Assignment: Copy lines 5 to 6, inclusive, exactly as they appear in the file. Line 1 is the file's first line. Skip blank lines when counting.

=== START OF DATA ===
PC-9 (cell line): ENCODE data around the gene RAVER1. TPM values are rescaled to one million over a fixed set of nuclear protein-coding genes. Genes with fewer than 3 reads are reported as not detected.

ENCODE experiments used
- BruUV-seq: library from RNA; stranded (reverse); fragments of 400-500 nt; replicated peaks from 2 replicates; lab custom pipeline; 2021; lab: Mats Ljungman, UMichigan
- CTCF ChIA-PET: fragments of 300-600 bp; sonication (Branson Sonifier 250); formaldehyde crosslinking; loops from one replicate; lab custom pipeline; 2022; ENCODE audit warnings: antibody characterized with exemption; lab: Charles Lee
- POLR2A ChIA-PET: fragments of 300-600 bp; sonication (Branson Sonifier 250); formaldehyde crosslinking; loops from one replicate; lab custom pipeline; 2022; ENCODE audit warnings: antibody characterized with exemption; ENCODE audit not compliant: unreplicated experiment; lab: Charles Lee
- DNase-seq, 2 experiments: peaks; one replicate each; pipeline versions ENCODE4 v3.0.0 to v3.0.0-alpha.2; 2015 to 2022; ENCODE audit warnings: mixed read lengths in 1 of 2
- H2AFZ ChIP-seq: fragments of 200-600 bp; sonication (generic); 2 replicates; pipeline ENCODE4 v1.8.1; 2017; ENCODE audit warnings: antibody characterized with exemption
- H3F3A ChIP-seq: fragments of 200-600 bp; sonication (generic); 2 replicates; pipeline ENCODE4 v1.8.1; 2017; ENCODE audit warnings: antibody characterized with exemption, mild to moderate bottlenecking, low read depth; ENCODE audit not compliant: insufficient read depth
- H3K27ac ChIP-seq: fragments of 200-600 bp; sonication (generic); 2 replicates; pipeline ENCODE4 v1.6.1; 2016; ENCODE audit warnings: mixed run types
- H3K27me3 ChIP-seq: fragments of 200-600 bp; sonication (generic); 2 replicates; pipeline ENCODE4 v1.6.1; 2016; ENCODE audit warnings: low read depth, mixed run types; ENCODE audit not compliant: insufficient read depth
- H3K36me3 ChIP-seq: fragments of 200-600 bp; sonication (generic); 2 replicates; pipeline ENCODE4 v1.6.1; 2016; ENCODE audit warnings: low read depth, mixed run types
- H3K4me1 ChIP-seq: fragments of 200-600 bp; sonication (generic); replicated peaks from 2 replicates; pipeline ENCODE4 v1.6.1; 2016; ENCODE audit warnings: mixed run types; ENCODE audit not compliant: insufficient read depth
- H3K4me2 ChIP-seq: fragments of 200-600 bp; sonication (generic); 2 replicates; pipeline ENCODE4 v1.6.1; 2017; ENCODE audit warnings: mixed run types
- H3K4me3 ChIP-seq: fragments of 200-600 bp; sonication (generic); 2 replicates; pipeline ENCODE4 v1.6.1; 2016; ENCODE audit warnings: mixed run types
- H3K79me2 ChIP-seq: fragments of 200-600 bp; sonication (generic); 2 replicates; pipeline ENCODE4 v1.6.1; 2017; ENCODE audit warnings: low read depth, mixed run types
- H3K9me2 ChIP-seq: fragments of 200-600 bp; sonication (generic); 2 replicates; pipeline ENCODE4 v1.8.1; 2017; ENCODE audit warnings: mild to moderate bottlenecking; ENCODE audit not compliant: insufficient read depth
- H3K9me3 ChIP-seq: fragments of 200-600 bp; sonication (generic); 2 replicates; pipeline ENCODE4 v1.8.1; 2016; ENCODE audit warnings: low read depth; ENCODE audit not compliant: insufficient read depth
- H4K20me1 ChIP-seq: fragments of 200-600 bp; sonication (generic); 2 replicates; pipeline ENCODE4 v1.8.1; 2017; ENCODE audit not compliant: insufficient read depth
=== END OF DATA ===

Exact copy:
- POLR2A ChIA-PET: fragments of 300-600 bp; sonication (Branson Sonifier 250); formaldehyde crosslinking; loops from one replicate; lab custom pipeline; 2022; ENCODE audit warnings: antibody characterized with exemption; ENCODE audit not compliant: unreplicated experiment; lab: Charles Lee
- DNase-seq, 2 experiments: peaks; one replicate each; pipeline versions ENCODE4 v3.0.0 to v3.0.0-alpha.2; 2015 to 2022; ENCODE audit warnings: mixed read lengths in 1 of 2